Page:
Businesses are at varying stages of their digital transformation journeys, whether they’re at the forefront of innovation and setting the trends for their respective industries, or just now embarking. These businesses are driving digital throughout the enterprise, with a relentless commitment to rethink every asset, process, product, service and architecture within it.
With digital interest and activity at an all-time high, consultants are lining up outside of corporate boardrooms to show endless PowerPoint slides on the state of the digital revolution. No industry is immune to the risk of being “Uberized” (an overused term), and companies need to become 100% digital at the core.
There is no question about the external forces of change: disruptive technologies (blockchain, big data, artificial intelligence and virtual reality) that are enabling the creation of new product and service offerings in existing markets and creating new ones; shifting behaviors (such as mobile-first thinking) among core demographics; and the war over talent.
While companies have many resets to manage, what they really need to worry about, in most cases, are not the cool startups but the deep-pocketed and ever expanding innovators like Amazon, Apple, Google and others that are actively planning to dominate future industries.
This is why, as a core component of their digital transformation, companies should revisit their innovation capability, which is the core driver of value. Digital technologies, on the other hand, are only enablers. I’ve seen too many companies jump into blockchain or big data initiatives without the focus, value creation model or user-centric context that these projects require for success. Before theystart to “build things,” businesses need to focus on the human capabilities needed to run their digital initiatives and ensure these programs are integral to a larger strategy that provides a map to the company’s digital future.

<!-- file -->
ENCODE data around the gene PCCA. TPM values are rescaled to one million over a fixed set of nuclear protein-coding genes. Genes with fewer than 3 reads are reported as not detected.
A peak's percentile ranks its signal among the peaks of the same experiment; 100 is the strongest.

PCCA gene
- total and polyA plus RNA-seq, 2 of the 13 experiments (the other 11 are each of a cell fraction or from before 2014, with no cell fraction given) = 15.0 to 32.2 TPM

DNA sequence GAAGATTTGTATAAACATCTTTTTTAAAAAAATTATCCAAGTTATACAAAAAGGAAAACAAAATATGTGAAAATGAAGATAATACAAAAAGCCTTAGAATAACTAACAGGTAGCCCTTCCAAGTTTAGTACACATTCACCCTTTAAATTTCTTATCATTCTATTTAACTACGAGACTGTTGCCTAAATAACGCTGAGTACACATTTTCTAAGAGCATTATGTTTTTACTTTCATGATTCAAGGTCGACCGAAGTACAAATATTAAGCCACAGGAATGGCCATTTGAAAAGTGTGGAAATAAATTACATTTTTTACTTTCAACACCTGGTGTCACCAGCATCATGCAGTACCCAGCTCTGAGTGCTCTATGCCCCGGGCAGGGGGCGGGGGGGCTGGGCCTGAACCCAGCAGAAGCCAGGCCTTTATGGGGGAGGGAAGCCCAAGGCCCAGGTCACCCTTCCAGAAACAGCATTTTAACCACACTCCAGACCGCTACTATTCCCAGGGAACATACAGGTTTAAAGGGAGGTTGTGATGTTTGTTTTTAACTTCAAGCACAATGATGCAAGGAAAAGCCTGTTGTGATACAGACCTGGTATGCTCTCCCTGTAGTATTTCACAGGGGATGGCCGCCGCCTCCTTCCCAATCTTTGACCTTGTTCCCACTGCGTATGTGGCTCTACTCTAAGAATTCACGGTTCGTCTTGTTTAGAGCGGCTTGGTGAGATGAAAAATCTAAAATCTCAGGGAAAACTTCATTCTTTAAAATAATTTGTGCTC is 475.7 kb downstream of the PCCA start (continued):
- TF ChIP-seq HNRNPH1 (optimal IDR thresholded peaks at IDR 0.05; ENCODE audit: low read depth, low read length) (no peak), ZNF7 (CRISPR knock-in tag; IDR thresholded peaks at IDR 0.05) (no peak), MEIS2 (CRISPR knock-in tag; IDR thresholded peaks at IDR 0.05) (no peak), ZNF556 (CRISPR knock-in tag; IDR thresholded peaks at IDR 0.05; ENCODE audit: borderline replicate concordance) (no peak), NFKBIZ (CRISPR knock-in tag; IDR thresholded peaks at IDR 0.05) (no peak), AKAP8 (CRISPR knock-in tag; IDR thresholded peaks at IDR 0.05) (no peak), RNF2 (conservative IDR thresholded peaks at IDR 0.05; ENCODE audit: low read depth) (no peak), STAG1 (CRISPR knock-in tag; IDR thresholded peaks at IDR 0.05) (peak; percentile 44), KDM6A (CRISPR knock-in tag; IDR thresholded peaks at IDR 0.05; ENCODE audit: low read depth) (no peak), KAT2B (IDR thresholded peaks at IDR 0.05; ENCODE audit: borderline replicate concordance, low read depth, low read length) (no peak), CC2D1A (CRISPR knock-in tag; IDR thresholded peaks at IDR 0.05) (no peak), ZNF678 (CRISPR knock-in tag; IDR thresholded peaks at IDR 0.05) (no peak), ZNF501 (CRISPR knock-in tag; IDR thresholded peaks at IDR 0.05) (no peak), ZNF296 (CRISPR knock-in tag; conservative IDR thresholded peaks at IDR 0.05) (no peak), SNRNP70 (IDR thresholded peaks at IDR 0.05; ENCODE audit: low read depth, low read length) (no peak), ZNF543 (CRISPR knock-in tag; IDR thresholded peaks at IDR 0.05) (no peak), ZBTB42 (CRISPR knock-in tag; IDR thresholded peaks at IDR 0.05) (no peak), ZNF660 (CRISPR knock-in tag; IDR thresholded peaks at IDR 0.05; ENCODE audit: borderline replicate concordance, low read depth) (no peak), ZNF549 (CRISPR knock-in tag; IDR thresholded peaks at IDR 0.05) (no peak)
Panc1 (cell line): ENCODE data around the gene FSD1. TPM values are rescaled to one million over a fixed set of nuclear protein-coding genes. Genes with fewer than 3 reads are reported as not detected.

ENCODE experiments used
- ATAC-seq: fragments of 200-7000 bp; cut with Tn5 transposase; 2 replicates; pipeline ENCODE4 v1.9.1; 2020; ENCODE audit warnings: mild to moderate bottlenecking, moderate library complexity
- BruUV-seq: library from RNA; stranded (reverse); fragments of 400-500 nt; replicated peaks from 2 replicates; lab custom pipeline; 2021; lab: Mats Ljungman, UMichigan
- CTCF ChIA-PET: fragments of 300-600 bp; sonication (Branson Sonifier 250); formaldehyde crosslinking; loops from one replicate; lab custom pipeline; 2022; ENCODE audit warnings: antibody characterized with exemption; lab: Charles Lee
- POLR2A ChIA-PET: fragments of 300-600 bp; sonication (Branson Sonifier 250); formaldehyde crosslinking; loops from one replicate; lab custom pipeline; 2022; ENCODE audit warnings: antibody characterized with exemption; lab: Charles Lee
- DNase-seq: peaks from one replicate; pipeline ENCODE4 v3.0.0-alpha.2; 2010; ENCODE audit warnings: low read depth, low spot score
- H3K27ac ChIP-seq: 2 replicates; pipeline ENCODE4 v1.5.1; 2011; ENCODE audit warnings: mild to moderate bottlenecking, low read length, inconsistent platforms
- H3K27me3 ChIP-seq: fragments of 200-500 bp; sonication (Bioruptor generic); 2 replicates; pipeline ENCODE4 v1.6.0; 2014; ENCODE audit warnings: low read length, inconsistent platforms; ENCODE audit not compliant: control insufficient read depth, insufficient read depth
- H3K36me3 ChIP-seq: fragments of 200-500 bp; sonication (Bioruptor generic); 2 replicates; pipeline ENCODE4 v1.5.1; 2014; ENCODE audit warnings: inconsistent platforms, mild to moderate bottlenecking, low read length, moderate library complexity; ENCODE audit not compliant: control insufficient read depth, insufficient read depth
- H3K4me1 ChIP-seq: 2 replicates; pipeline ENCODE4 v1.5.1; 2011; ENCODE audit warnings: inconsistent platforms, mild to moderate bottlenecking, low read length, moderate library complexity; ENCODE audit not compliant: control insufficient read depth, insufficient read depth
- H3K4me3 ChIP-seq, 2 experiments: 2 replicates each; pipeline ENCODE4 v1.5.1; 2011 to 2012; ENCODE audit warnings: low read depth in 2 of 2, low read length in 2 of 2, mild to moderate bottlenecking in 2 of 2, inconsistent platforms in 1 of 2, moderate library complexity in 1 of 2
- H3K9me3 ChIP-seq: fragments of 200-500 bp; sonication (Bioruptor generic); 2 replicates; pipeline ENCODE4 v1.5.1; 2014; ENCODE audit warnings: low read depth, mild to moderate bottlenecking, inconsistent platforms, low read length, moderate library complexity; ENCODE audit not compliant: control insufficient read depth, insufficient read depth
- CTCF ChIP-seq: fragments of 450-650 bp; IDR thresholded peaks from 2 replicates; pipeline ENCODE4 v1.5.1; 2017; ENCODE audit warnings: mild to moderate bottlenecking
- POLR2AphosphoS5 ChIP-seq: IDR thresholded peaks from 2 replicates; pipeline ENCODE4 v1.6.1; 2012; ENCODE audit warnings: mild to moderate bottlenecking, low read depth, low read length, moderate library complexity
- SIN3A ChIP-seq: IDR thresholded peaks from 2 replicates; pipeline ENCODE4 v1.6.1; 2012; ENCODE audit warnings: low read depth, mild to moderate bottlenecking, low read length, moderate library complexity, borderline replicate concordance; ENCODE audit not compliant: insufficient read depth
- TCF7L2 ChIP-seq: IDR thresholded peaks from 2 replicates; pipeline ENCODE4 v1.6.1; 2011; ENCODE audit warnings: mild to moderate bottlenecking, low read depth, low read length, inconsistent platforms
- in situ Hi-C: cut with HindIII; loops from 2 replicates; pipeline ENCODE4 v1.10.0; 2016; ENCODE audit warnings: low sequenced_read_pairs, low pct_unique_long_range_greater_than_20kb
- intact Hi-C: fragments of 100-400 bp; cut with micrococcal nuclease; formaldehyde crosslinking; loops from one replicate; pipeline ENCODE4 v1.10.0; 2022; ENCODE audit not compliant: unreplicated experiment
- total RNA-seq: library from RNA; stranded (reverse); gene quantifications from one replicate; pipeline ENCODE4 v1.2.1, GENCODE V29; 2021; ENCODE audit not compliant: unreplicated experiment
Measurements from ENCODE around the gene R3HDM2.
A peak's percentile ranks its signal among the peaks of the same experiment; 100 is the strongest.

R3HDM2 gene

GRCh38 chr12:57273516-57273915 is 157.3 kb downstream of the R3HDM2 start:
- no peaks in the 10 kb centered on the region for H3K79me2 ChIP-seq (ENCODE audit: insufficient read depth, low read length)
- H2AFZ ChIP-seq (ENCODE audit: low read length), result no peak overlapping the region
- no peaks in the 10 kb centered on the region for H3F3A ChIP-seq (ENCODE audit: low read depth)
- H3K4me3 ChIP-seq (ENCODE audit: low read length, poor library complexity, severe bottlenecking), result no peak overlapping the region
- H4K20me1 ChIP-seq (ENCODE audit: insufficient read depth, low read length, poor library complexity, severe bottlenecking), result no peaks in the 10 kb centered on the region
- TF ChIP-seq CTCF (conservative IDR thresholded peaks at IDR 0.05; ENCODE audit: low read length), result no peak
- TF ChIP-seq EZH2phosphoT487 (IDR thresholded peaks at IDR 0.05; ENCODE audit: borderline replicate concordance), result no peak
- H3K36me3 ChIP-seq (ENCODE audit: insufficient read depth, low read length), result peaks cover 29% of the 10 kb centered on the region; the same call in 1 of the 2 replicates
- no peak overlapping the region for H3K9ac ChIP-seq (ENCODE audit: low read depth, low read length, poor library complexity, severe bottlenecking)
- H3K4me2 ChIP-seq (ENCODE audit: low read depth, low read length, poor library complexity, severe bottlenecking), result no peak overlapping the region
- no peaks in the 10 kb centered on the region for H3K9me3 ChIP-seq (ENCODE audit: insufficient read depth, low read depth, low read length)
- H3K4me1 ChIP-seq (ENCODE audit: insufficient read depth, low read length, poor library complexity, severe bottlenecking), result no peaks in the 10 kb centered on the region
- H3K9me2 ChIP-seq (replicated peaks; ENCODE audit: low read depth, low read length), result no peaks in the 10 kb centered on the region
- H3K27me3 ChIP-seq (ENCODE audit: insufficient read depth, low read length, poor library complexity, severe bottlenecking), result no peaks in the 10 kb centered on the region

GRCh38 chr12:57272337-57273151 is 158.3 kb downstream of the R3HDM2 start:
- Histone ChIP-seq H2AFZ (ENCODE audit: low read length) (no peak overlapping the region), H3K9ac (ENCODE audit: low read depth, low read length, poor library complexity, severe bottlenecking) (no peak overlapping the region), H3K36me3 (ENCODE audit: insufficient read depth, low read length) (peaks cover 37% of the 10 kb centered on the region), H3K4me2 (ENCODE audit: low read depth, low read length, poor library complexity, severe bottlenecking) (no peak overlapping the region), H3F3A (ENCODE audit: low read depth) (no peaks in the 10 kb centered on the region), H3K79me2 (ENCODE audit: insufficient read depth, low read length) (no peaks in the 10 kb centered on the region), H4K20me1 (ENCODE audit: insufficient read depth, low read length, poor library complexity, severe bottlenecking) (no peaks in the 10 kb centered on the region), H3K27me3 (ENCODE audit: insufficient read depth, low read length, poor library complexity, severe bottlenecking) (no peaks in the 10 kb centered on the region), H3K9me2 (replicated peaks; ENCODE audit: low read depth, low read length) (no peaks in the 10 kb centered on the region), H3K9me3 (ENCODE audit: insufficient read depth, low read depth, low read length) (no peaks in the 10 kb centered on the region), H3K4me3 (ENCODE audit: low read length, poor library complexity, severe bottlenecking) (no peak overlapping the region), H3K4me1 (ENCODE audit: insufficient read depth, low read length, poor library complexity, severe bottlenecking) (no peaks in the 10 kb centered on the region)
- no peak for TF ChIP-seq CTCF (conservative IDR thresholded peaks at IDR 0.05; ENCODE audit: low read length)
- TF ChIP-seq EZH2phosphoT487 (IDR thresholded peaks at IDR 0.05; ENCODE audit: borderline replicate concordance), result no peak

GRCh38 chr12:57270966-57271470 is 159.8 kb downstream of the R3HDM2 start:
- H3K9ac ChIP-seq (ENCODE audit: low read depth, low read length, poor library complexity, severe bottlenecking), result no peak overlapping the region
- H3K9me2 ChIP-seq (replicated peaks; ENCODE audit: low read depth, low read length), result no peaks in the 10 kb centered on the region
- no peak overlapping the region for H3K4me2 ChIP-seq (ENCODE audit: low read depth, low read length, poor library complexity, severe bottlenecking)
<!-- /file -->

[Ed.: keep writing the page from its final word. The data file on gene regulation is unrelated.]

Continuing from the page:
So the next time your board talks about digital transformation, let’s start with: human capital, strategic foresight and a new logic of value creation. The fact is, the difference between high-growth companies and innovation laggards lies not in the amount of money each group invests in R&D and digital technologies but in the faster-growing businesses’ assumptions about the future and how this shapes their strategy. From now into the future, disruption will be based on novel machine-human interactions and the ability to see through a human lens how new levels of productivity can be delivered through AI capabilities such as machine intelligence.
To understand the digital future – and the technological intelligence that will increasingly drive successful outcomes – we need to deconstruct human history and our ongoing relationship with technology. What we’ll discover is that humans co-evolve with technology. This, more so than technology, is an essential component of digital transformation: a deep understanding of humans and the dynamics of industry development.
Join Idris Mootee at Adobe Summit in Las Vegas next month, where he will further explore the intersection between “being digital” and being human. Please also stop by Cognizant’s booth to understand the interactive future of digital business. Cognizant is a Diamond sponsor atAdobe Summit.
Idea Couture, A Cognizant Digital Business Company